sweetdee89 :  I was addressing Sansa85 :‘s question and sweeping statement. Not everyone has the temperment to be someone with a mental illness. I actually did date someone who was bipolar: I learned that I do not have such a temperment, that I needed stability and clarity in a partner, and choosing not to date people with certain mental illnesses was best choice for my own well-being. I think it’s hypocritical to judge my individual choice in that matter.

 

Post # 68
Member
662 posts
Busy bee

sweetdee89 :  Thank you smile I think my advice was implicit. Given my experience, I do think you should be careful to monitor your own mental health and, like any relationship, not be afraid to leave if you find that the relationship is not working for you, and, despite the comments in this thread, you shouldn’t feel guilty even if it is related to his disorder. You should also be careful if you find him using his mental illness as an excuse for disrespectful behavior or abuse and cognizant of any comorbitides that may add additional complications.

Post # 70
Member
662 posts
Busy bee

sweetdee89 :  You seem to be changing the goal post: I think I can be selective in my answer, but the takeaways and advice are the same: I found that the highs and lows of being in relationship with someone with bipolar was detrimental to my own well-being. I’m not sure what the point of this thread is if you’re not willing to consider other viewpoints.  

We should not castigate or shame people who choose not to date people with certain mental disorders and we should not discount the valid reasons people may have behind that choice.

Post # 72
Member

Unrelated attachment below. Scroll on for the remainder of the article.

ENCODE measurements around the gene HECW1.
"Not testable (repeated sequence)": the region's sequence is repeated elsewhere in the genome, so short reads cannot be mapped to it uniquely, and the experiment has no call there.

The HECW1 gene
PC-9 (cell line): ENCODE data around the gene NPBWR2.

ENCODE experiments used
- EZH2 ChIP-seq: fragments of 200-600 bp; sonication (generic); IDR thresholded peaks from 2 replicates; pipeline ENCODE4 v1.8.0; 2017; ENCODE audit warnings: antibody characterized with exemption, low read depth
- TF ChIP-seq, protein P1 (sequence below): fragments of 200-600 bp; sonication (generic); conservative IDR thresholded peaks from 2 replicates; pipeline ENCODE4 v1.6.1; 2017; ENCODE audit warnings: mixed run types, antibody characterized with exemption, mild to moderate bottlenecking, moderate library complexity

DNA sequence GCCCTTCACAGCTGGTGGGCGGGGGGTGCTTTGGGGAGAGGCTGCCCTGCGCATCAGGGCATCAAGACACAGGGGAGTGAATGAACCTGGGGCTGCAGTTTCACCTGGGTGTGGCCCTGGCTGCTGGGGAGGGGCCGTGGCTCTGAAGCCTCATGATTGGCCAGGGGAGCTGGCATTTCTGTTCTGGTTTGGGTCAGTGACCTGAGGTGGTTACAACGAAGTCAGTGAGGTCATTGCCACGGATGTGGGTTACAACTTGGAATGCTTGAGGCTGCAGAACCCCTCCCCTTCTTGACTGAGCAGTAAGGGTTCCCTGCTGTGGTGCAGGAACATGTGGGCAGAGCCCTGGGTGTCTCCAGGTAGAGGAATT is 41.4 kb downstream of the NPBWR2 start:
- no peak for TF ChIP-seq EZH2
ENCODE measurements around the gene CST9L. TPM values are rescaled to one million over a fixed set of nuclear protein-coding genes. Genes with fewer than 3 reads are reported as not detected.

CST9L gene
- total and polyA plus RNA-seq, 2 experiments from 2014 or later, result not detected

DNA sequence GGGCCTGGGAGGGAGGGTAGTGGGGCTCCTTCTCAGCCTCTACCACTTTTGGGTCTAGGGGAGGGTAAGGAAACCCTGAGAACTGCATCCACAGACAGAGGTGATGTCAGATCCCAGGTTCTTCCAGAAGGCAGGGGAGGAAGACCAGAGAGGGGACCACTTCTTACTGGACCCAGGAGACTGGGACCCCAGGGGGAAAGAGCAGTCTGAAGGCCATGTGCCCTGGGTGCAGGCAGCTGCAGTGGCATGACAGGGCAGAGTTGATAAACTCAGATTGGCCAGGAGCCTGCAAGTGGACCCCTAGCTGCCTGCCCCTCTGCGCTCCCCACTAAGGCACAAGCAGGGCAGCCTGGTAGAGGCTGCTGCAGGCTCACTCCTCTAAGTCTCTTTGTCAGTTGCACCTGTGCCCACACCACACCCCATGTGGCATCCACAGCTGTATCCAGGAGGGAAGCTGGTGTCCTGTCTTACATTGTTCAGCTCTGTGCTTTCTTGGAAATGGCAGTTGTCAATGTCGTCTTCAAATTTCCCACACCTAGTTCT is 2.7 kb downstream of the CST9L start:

662 posts
Busy bee

sweetdee89 :  You seem fairly defensive. You may have chosen to date somone with a mental illness, which is of course, your perogative, but you don’t seem to be appreciating insight that may be contrary to your rosy viewpoint.

My original purpose of responding to this thread to point out that we shouldn’t attack people for their decision with respect to choosing not to date people with mental illness. The decision is perfectly valid, just as the decision not to date an alcoholic or someone with chronic communicable disease might be.

I think it was obvious from my response that I often found him using his mental illness as an excuse. Dating him and dealing with the highs and the lows, his paranoia, and the lack of accountability related to his mental illness was exhausting and detrimental to my own well-being and mental health. Take that as you may. I don’t owe you specific, personal details. 

Post # 73
Member
539 posts
Busy bee

anonymousbee001 :  

You have expressed the same viewpoint 4 or 5 times, and it is clear that it is not helpful to the OP. I’m not sure what you hope to gain by expressing it a 6th or 7th time.

Post # 74
Member
1392 posts
Bumble bee

OP: “It’s dinner time, I’m super hungry, and there are tons of things to order on this menu. What does everyone think I should order for dinner?”

anonymousbee001 :  “I’m not hungry and don’t want to order any food at all.” 

Post # 75
Member
1355 posts
Bumble bee
  • Wedding: October 2017

anonymousbee001 :  [moderated]

sweetdee89 :  is he bipolar I or II and has anyone mentioned mania/manic episodes yet? Hubby has gone manic and had to be hospitalized a couple of times. (I’m bipolar II so I get hypo-mania but I don’t go manic).

Pretty sure I have some residual PTSD from the first time hubby went manic because, despite the fact that I am bipolar, I was 100% not prepared for that, hadn’t experienced a manic epsidode before. It can be and was extremely scary, I didn’t know what to do at first at all and I’ve got years of psychiatric treatment/therapy under my belt.

Leave a comment


Find Amazing Vendors